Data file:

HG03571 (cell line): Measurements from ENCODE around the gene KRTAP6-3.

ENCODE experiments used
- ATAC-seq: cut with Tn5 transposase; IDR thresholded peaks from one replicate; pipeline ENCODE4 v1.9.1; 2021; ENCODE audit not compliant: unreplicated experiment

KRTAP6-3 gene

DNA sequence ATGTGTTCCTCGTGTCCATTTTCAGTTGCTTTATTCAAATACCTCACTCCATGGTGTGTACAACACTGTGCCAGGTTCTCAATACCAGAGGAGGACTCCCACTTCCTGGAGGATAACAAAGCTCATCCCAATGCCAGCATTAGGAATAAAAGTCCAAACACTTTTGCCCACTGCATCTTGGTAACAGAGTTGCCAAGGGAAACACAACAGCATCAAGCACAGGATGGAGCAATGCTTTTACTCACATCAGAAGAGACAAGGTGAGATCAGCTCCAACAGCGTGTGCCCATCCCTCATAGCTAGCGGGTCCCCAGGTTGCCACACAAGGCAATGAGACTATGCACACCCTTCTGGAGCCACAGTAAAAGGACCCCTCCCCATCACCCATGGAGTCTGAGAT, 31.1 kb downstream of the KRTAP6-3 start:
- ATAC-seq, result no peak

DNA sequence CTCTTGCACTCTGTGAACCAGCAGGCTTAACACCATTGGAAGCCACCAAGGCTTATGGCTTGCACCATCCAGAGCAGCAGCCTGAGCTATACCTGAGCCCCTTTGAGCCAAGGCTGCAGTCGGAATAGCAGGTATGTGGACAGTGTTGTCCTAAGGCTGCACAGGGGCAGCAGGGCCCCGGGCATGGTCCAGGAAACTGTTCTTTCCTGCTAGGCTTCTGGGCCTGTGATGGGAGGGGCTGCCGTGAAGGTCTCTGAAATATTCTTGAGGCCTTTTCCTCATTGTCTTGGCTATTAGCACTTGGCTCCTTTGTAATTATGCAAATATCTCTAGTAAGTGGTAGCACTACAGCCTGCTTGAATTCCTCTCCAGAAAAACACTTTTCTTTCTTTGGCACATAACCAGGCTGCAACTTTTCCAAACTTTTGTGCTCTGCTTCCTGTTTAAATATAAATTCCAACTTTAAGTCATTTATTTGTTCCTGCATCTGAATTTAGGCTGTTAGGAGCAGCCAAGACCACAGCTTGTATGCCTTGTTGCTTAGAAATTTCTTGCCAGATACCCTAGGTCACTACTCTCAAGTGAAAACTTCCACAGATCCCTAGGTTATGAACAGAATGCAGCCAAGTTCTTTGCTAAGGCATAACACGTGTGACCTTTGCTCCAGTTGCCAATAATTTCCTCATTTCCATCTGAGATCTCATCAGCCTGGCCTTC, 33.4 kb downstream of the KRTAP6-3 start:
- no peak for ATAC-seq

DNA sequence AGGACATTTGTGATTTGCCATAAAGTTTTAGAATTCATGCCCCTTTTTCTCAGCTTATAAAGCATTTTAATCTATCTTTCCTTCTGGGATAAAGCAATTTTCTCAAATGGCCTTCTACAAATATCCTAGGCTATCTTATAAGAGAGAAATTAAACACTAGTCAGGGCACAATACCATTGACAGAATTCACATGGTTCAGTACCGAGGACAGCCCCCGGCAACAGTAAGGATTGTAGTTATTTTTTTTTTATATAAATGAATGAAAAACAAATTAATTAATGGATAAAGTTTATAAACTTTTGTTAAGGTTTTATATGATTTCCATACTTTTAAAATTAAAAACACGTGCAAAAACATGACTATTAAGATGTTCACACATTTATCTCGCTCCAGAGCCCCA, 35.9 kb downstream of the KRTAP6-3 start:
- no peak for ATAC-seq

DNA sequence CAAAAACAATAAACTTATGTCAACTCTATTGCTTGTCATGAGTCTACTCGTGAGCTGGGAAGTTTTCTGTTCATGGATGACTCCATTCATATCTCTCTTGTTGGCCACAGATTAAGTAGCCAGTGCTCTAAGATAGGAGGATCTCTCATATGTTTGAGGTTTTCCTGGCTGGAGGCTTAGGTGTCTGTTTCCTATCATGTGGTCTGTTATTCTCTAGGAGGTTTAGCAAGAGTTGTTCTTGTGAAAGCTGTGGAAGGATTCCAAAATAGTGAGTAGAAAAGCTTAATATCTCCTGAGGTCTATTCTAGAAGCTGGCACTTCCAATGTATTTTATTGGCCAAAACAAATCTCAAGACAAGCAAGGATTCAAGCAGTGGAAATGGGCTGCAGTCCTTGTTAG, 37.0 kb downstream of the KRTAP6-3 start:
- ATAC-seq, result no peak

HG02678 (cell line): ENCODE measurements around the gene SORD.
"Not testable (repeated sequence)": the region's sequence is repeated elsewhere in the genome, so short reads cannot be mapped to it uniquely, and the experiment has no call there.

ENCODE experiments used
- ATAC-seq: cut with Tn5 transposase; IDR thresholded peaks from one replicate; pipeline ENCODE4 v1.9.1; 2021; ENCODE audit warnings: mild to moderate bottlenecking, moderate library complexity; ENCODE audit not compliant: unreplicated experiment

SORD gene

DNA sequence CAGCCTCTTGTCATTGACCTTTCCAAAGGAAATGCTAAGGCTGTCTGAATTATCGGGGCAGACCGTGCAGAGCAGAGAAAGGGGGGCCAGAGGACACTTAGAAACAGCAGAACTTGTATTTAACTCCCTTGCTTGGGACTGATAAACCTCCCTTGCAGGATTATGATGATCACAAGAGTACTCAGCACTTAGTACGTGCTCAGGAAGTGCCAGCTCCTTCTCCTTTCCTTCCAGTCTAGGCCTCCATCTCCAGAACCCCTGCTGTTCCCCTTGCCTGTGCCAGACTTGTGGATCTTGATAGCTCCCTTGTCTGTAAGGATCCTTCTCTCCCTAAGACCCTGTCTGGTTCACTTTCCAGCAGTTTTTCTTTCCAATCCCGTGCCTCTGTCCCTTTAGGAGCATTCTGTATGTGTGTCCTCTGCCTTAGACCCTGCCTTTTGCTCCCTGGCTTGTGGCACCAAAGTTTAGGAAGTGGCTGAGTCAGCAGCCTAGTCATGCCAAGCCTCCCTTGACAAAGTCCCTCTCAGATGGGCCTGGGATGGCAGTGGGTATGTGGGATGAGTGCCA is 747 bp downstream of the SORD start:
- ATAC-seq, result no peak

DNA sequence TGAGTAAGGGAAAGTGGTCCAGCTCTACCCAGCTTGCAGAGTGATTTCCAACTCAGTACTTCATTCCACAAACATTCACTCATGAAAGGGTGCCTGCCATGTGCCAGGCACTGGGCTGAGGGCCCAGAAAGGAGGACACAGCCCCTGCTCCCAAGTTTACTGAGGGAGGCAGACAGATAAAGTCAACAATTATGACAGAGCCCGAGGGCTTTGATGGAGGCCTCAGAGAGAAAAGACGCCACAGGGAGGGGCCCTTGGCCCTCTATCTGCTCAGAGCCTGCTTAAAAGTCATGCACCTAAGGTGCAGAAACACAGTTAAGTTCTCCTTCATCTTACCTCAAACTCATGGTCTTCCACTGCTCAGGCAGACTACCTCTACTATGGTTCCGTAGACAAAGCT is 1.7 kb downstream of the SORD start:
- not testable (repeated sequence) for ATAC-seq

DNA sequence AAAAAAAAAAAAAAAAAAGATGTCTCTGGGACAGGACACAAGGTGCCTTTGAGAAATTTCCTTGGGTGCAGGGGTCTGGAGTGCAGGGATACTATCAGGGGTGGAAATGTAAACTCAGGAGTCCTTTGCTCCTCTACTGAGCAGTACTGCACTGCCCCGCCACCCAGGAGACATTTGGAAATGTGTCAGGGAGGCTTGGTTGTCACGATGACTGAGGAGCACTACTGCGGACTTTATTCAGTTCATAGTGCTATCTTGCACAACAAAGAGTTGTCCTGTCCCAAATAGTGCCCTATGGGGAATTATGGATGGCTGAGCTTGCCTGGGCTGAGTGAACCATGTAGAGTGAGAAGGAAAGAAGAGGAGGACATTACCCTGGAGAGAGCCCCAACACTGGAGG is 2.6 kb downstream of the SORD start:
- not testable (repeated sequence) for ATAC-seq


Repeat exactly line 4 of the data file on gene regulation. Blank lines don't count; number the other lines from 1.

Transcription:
KRTAP6-3 gene